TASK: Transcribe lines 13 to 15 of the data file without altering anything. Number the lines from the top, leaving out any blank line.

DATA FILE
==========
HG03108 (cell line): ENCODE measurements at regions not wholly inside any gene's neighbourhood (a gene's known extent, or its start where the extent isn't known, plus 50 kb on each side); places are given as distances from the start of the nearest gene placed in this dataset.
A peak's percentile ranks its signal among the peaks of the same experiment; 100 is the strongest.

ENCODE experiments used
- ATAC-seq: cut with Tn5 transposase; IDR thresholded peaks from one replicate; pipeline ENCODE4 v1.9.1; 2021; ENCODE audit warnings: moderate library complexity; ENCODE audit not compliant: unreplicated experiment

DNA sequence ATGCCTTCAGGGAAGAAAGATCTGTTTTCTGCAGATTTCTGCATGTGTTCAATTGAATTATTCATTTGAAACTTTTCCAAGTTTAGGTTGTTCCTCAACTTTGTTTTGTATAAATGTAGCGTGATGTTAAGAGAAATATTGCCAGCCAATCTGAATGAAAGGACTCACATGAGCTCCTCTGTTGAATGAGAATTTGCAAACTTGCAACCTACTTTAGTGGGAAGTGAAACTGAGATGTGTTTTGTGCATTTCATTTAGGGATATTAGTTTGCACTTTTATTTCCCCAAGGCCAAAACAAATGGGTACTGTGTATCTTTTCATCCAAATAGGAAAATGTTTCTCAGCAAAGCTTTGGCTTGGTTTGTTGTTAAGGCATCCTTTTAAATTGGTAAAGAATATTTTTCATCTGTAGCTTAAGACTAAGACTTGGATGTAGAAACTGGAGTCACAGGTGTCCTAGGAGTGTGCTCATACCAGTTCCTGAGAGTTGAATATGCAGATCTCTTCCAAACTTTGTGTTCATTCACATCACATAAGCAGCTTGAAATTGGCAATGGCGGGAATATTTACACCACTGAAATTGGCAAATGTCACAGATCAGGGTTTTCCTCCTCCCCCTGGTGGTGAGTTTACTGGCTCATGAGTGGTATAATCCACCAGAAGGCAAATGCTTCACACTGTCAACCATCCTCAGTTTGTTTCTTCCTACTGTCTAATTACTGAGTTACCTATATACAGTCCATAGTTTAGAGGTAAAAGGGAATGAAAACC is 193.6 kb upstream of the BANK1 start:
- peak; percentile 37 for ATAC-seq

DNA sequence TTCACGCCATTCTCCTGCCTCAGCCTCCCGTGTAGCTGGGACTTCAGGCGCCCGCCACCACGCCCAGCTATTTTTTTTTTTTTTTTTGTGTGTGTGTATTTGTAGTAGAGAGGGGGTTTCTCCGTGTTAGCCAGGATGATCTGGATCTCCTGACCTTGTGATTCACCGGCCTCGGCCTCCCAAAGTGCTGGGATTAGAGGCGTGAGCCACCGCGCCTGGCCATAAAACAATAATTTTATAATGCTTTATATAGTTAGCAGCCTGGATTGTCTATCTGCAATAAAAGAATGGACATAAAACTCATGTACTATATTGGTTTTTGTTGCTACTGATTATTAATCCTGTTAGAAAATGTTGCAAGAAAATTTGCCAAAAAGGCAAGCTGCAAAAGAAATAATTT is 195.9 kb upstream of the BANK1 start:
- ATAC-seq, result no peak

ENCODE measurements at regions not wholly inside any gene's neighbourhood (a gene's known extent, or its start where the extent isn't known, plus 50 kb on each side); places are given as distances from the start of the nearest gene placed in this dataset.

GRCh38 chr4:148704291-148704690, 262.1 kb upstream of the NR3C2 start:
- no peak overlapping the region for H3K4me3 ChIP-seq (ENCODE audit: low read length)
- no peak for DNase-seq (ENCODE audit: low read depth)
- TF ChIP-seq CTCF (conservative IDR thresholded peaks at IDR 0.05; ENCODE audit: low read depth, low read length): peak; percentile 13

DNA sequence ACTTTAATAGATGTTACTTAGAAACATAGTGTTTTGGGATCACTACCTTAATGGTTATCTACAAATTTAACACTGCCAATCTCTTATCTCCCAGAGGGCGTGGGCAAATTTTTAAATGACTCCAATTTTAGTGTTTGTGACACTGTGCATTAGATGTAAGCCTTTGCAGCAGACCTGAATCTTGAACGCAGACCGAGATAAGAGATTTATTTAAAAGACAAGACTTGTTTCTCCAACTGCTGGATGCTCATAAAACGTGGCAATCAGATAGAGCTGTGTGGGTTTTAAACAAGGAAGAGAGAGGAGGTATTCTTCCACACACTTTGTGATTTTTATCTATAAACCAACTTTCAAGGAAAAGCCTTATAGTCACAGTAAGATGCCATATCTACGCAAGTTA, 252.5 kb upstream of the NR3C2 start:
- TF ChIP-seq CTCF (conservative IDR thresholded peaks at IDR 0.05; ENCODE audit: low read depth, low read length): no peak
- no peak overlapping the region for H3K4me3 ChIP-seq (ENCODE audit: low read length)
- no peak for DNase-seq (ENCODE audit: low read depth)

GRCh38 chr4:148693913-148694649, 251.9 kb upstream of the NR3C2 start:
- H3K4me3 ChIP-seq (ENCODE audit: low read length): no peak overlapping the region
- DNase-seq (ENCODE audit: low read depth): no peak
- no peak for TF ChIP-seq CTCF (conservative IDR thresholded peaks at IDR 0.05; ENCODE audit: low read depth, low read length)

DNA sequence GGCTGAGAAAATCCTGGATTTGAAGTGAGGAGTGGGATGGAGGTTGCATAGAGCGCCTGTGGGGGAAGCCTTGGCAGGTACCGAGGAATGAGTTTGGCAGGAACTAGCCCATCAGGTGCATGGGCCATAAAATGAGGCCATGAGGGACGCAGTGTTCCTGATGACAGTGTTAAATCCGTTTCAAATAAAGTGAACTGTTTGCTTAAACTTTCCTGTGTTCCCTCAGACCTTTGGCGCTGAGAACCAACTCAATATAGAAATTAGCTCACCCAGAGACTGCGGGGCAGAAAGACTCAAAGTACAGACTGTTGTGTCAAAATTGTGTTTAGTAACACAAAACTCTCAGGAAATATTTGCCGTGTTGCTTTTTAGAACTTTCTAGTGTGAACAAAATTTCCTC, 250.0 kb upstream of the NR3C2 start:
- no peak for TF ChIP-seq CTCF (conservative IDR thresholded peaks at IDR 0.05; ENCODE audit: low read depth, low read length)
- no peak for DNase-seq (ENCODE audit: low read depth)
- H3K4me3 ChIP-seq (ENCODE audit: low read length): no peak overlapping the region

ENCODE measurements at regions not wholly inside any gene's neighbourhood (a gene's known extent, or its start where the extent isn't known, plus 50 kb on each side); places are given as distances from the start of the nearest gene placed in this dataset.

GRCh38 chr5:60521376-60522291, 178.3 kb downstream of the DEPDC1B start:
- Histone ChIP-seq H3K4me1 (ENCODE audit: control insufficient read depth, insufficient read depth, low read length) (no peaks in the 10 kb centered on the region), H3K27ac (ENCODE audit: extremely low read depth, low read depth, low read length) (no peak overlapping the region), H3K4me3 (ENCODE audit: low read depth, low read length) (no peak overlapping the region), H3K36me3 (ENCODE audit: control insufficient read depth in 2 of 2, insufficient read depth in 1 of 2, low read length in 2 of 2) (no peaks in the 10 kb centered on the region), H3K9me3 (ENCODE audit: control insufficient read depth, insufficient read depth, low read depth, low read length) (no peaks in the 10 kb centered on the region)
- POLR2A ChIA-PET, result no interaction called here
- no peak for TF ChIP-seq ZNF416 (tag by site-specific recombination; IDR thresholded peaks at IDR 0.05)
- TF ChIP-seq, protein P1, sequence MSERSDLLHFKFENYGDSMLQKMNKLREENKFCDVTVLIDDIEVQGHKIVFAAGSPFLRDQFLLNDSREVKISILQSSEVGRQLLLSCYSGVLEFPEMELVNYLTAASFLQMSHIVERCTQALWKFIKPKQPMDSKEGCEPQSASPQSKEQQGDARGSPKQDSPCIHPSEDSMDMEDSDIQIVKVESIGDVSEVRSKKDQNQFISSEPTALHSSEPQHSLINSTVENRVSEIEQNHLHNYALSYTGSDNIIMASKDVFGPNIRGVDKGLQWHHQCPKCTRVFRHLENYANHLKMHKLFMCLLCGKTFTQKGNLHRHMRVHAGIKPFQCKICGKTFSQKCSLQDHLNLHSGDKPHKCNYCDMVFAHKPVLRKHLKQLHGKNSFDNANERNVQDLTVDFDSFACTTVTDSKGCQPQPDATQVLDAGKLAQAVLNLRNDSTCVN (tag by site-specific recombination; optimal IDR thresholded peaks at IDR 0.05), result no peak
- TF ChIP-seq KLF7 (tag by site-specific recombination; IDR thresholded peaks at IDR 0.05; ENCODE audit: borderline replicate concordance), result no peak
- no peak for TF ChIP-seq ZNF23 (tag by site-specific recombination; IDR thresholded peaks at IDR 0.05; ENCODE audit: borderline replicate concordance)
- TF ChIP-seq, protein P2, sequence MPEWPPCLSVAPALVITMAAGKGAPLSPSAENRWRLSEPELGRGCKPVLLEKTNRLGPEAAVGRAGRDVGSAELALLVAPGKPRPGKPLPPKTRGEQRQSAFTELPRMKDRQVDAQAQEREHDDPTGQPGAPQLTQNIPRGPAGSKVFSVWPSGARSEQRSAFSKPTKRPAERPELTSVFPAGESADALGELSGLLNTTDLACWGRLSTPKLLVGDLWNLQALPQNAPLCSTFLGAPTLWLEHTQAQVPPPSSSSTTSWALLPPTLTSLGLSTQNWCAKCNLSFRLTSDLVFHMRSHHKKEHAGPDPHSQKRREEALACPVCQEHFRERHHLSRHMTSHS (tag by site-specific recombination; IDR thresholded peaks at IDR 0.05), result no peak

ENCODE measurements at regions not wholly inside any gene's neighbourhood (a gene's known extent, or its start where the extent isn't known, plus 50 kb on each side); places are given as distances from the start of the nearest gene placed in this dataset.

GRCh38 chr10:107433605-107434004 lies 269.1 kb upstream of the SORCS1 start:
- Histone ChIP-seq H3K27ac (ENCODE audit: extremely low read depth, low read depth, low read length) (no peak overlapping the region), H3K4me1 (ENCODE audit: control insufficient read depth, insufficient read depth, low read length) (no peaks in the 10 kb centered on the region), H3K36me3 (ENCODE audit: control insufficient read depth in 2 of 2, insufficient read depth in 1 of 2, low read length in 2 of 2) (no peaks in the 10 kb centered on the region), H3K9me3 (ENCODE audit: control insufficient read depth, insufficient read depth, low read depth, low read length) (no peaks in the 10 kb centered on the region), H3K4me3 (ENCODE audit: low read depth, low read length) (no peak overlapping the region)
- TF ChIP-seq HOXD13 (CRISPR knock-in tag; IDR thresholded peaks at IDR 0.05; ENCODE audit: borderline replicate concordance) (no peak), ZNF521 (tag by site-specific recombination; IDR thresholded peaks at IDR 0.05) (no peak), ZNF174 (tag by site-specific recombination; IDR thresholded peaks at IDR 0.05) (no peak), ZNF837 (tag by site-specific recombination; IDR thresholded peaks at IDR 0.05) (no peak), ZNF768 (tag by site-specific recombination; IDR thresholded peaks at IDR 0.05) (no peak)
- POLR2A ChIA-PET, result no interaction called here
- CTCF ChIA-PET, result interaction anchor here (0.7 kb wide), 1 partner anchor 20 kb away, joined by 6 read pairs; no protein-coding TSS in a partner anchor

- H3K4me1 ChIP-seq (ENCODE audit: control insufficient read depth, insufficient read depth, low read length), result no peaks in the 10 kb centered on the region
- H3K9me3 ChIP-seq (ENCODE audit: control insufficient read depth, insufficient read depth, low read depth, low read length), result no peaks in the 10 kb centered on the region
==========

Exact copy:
- TF ChIP-seq CTCF (conservative IDR thresholded peaks at IDR 0.05; ENCODE audit: low read depth, low read length): peak; percentile 13

DNA sequence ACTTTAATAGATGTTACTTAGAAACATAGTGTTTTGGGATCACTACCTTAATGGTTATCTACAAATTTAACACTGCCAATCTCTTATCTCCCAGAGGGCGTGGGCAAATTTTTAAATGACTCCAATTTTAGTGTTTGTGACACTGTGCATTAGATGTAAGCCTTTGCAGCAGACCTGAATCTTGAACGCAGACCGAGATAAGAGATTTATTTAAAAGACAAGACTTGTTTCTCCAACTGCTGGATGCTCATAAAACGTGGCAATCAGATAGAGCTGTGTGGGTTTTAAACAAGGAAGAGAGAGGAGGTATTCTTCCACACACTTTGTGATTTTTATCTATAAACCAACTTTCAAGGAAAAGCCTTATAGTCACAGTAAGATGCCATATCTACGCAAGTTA, 252.5 kb upstream of the NR3C2 start:
- TF ChIP-seq CTCF (conservative IDR thresholded peaks at IDR 0.05; ENCODE audit: low read depth, low read length): no peak